Foodable Labs Highlights Top 8 Chicken Concepts

Chicken concepts are a proven safe bet for fast food and fast casual chains. And while the plant-based market is certainly booming, chicken remains one of the most efficient sources of protein in terms of its carbon footprint.

Source: Shutterstock

Source: Shutterstock

A recent Foodable Labs report showcases the top ten chicken concepts currently on the market based on CSR (Consumer Sentiment Rating). And which companies are in the top five?

1. Chick-fil-A

According to the American Customer Satisfaction Index, Chick-fil-A is the most beloved restaurant in the U.S. by a landslide. The company is also only behind McDonald’s and Starbucks in terms of total sales per fiscal year: its latest year totaled $10.5 billion in sales.

Founded in 1946, the fast food restaurant is best known for its chicken sandwiches and chicken nuggets. The company’s latest sandwich offering is the Smokehouse BBQ Bacon Sandwich. While Chick-fil-A does not offer much in the way of plant-based or health-conscious options, the chain was the first fast food restaurant to eliminate trans fats from its food and to commit to only using chicken raised without antibiotics.

Despite its positive consumer satisfaction rating, the chain has dealt with some controversy since 2012 due to its Christian origins and continued donations to perceived anti-LGBT groups. Chick-fil-A will likely need to better address this issue as the company moves forward.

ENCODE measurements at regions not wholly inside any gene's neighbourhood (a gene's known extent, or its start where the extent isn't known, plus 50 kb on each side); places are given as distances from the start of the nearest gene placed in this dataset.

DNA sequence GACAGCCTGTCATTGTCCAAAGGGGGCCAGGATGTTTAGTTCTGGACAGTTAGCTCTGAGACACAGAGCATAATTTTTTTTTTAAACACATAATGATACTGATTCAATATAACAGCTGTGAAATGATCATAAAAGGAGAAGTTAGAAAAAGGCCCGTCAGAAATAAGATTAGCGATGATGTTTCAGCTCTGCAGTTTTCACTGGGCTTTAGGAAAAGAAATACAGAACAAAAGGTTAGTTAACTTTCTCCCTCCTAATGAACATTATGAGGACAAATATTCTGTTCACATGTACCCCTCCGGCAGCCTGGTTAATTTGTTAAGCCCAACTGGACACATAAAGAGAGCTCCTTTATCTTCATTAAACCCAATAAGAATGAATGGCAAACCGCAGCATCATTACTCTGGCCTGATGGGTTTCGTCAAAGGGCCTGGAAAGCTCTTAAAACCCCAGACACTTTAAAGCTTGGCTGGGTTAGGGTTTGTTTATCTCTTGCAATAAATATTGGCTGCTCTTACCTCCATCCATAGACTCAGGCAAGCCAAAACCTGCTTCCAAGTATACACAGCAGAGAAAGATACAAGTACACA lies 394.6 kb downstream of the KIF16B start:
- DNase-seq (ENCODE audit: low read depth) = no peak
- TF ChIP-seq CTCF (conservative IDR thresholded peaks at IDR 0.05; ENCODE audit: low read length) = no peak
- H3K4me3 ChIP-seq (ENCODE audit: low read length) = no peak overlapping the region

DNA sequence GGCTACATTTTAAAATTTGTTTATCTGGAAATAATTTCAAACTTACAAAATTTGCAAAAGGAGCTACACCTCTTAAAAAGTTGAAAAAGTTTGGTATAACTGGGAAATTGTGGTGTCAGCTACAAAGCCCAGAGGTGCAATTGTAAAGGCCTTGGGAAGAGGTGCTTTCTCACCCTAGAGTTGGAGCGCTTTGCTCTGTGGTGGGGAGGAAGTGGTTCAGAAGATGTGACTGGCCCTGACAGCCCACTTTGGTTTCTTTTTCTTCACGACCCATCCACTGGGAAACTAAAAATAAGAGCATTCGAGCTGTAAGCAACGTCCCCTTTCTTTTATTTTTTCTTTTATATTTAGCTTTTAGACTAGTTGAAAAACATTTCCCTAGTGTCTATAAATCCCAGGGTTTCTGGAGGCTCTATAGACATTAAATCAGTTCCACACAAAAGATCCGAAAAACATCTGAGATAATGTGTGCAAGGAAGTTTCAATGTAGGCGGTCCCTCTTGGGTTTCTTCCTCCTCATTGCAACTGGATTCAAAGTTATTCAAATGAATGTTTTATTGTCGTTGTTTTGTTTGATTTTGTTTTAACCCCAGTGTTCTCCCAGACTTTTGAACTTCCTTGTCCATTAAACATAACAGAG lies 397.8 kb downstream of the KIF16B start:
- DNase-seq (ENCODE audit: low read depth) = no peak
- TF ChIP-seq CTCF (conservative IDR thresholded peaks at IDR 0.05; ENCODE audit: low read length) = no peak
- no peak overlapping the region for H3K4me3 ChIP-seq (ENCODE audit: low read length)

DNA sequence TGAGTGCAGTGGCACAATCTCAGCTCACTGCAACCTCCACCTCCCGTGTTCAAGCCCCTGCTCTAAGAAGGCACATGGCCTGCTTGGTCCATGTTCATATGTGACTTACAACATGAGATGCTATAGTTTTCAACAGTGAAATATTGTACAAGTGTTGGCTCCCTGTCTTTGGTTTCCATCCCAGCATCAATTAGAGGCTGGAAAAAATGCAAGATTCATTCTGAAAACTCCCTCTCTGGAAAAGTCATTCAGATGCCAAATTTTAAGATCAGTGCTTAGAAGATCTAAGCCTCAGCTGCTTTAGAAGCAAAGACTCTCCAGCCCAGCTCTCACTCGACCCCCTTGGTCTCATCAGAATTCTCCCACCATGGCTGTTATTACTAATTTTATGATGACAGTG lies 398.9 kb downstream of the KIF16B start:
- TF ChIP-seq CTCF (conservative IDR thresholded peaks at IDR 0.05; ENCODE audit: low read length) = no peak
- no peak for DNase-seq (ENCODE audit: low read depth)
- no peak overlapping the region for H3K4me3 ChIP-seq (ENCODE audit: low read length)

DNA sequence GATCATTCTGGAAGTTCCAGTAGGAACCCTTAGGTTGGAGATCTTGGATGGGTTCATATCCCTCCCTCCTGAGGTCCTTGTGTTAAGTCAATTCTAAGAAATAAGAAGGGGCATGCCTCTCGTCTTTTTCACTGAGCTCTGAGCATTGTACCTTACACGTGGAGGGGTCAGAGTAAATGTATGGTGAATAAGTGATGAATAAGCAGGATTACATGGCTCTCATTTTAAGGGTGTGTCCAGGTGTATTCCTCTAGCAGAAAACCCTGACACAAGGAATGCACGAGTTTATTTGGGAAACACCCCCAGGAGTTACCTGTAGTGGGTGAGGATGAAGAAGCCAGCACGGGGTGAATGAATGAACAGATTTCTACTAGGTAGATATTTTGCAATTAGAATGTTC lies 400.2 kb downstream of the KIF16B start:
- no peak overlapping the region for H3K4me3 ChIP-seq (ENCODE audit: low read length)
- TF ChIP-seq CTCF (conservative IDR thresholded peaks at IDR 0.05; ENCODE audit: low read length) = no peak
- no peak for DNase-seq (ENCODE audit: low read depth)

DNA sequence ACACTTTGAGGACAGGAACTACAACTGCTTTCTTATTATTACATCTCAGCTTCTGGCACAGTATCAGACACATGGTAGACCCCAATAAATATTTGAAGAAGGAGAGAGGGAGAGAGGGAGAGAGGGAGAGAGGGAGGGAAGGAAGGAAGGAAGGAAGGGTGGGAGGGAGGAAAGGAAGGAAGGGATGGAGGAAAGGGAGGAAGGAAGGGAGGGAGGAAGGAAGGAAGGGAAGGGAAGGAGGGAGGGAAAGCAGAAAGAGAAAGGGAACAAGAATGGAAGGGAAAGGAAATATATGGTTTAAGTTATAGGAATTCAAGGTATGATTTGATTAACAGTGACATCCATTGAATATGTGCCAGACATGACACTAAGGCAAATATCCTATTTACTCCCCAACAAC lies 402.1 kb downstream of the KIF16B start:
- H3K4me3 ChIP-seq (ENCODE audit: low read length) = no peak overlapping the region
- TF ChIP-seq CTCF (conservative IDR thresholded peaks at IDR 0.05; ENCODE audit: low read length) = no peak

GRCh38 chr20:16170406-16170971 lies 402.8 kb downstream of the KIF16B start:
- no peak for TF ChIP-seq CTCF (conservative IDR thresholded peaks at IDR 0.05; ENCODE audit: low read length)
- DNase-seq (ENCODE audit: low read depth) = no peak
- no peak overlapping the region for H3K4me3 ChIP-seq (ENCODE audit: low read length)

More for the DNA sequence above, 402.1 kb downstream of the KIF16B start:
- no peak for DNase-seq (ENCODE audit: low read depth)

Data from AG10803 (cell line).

2. PDQ

PDQ stands for People Dedicated to Quality. According to a 2016 report, the company’s workers topples Chick-fil-A employees when it comes to being the most likely to have a “pleasant demeanor.” The up-and-coming fast food restaurant is committed to providing fresh food, infusing each dish with a personal touch, and cultivating teams filled with happy workers who want to be there.

The chain was established in 2009 by Bob Basham, one of the co-founders of Outback Steakhouse, and Nick Reader, the CFO of the Tampa Bay Buccaneers. The menu is composed of chicken tenders, chicken nuggets, salads, sandwiches, bowls, and a number of unique sauces. All food is “just made”: every meal is created in-house with hormone- and steroid-free chicken that has never been frozen.

PDQ does have to grapple with some growing pains. The majority of its 65 locations are in Florida, and the fast food restaurant was recently forced to close three of its Oklahoma locations. Still, PDQ is opening its first New York branch in July, and a new restaurant is in construction in Evesham, New Jersey.

3. Slim Chickens

Known for its wings and hand-breaded, all-natural chicken tenders, Slim Chickens prioritizes fresh, flavorful ingredients. Chicken is also always cooked to order using soybean oil. One of the chain’s latest offerings is Devil’s Smoke Shaken Wings, which utilizes a new sauce with a barbecue base and honey and habanero flavoring.

Slim Chickens has an interesting history. First established in 2003 in a now-defunct Arkansas sushi restaurant, the fast casual restaurant chain swiftly expanded to multiple locations in Arkansas and Oklahoma. The chain has since gone international, establishing successful branches in Salmiya, Kuwait as well as London and Cardiff.

Looking ahead? The chain seems intent on continuing to build its brand throughout the UK and the American south. The company currently has 69 locations throughout the U.S. and abroad, and just opened another location in Birmingham, England shopping centre Grand Central. Another Mississippi location is also in the works and set to open this July.